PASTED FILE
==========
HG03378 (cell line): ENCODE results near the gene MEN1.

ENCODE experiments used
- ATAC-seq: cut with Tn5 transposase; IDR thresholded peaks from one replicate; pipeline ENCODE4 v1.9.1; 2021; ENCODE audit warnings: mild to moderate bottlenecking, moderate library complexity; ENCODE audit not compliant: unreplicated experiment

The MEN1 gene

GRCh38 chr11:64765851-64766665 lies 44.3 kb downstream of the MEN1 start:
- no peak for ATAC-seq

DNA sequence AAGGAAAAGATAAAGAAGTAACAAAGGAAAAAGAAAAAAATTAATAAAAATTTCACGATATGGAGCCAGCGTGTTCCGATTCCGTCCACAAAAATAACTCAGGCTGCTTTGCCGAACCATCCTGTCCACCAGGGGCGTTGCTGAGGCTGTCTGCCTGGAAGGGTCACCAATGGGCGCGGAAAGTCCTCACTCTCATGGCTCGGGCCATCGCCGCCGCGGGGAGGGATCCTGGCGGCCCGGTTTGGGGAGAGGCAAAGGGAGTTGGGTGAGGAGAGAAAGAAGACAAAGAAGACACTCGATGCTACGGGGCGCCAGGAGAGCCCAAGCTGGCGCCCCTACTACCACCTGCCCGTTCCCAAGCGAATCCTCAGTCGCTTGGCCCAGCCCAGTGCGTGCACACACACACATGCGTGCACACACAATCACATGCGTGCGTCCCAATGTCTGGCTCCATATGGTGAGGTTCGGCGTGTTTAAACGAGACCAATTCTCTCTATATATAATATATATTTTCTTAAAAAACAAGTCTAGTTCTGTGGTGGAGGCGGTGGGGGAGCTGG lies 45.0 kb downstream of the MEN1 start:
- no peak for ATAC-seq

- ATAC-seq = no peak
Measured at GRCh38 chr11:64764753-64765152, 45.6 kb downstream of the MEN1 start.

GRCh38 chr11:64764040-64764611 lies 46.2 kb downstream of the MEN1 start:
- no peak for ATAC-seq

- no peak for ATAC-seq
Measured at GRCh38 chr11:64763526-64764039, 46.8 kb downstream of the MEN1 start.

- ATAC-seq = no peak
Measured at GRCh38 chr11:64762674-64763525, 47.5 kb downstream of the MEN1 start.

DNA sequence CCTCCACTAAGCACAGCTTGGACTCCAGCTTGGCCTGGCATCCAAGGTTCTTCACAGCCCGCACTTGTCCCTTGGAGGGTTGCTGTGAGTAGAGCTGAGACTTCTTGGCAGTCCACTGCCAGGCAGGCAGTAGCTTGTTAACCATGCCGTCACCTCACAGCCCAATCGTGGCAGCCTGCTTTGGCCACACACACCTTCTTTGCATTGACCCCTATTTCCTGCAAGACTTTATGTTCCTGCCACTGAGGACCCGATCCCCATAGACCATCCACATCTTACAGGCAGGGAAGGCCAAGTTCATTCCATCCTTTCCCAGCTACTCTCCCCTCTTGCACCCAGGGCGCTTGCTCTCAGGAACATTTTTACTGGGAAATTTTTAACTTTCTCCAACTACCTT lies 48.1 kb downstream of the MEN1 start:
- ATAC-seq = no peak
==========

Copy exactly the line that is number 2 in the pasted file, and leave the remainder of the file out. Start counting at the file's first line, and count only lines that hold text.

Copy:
ENCODE experiments used